Yes.  In many ways this was quite a challenge.  In the hand woven book I was able to choose all of the materials and colours within the piece.  We discussed the feeling of something that had an antiquated sense about it. The bleached and white linens are yarns with historical lineage and can vary in subtle colour combinations to enrich the feeling of age and history. The monofilament lends itself to transparency, allowing layers to be seen, one through another but it is in fact, durable.

The large Jacquard woven hanging is made using a pre-set warp of white cotton yarn, which is very durable but doesn’t have the transparency of monofilament. I wanted the hanging to have the overall appearance of a hand- made piece and some uniformity of antiquated colour, so I experimented with the weft and warp colour mix to achieve colours that reflected inspiration taken from textiles in the house while at the same time experimenting with weave structures to mimic a hand-made aesthetic.

I was particularly interested in trying to achieve the beautiful faded feel of particular colours from parts of the appliqué hanging, ‘Faith and Mahomet’, which is so important to your exhibition. I found it fascinating to discuss with you some elements of text and imagery in this work. I found what you had to say about the way one set of fabrics were transformed into another context really fascinating, and wanted to reflect that.


I I also wanted the hanging to have an integrated element of the foreign influences that were creeping into English costume at that time – we talked about how the materials in the hanging tell a very different story from the message that is conveyed by the design. I integrated this type of blackwork into the hanging with the use of the ribbons designed to hang down the front and to one side of the work.  The border of lace, at the bottom of the hanging, is again inspired by elements of lace from this period.

Detail from the firescreenAnd finally, we’ve got the fabulous firescreen. When it’s lit it really looks like the most delicate lace just hanging, perfectly formed, in space. What was the idea behind this piece?

When a fireplace was the main heat source in an important space, such as a withdrawing room, the firescreen was used to protect the occupants in the room from the fierce heat. It was a great way to think about how people lived and worked, and to highlight the delicacy and vulnerability of the lace.

You’ve called the triptych as a whole ‘Drawing Room’, partly as a way of thinking about women’s textile work and how it was used in Bess’s day. How important is the idea of space and place in your work?

The idea of space and place are very important in my work, and it’s also very important to me to think about how the work will be displayed and experienced.

What were the challenges of working with the acrylic?

Personally, working with acrylic material on this scale was a new and challenging experience for me. The acrylic engraves really well and we were able to replicate both the texture of fabric and the fine detail and transparency of the lace design.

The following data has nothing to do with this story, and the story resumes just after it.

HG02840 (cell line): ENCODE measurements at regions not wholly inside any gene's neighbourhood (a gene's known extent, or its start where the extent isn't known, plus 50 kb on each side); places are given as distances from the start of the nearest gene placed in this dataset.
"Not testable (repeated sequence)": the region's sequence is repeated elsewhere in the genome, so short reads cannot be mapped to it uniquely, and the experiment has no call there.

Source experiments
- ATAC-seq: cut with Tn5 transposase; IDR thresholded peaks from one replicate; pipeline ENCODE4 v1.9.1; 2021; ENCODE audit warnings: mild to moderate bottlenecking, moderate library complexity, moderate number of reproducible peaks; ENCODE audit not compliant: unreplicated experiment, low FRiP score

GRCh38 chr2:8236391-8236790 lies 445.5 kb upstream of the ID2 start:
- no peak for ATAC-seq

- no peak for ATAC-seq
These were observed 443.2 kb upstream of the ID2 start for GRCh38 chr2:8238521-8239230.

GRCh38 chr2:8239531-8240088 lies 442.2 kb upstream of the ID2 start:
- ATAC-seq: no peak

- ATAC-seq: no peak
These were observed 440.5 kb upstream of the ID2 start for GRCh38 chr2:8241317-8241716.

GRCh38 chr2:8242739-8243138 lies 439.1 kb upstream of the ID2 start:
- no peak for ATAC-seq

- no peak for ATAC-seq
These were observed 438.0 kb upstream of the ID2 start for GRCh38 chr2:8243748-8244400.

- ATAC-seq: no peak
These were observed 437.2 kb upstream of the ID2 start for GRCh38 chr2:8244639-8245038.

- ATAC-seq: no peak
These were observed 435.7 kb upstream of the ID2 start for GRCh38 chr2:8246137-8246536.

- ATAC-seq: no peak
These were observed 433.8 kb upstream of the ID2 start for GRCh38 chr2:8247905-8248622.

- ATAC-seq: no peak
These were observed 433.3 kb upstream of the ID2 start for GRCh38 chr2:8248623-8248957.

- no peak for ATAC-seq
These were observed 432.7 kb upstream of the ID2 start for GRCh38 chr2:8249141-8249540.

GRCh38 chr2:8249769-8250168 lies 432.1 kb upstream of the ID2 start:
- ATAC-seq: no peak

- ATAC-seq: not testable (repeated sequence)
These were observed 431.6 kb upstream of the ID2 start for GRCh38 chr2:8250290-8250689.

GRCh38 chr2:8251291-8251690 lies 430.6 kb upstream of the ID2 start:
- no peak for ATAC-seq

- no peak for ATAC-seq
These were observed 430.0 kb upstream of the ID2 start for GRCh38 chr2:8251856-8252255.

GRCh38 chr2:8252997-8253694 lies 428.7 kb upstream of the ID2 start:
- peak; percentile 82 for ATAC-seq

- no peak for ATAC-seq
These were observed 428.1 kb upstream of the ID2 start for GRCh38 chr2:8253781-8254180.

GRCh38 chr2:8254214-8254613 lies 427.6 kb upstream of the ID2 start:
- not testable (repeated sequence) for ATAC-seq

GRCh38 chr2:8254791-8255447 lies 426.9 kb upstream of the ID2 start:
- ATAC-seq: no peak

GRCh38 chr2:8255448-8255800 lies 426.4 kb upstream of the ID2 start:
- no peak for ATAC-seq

However, to ensure that the flat piece of acrylic was shaped into the curved surface that we wanted, a forma needed to be built, over which the acrylic sheet could be slumped.  It needed quite careful planning and skill by John and Adam, nail biting from me and a very big kiln. We needed quite a few trials to test the elasticity of the material and the heat settings to eliminate cracks and breakages. The trials, the laser expertise, the finishing of surfaces and the expense were all challenging.  But, the finished result was so true to the design inspiration and resonated so well to the two other pieces that it was more than worthwhile.

For all three of these pieces – and especially the jacquard and the firescreen – you’ve obviously found it essential to work together with your collaborators. We’ve talked before about my research into women’s work in the early modern period, and the ways in which women and men worked together both within and beyond the household to produce cultural objects. Can you tell us first how you tried to reflect that in your work?

Collaboration in action!

It was really an enriching experience to collaborate with other people who could appreciate the vision for the project and contribute expertise that enabled a tangible outcome. Usually, I work in isolation in a studio at home, so working with other artists provided a great opportunity to learn new skills, exchange ideas and appreciate other perspectives. The University of Derby have been fantastic in supporting me through this project, giving me access to equipment, and bringing me together with some really talented people who have helped me to realise my vision.

It can be an extremely liberating experience. The artists I have worked with have been so generous with information and with their time. This team was not designated by gender but by what each person could bring to the practice. I have found it a very inspiring project to work on with everyone concerned. I find it really interesting to think about that in relation to your research, thinking about how collaborations work, and the ways those histories come through in the form of the objects.

2 thoughts on “An Interview with Jan Garside

  1. Pingback: Embroidery commission for Jan Garside | Ruth Singer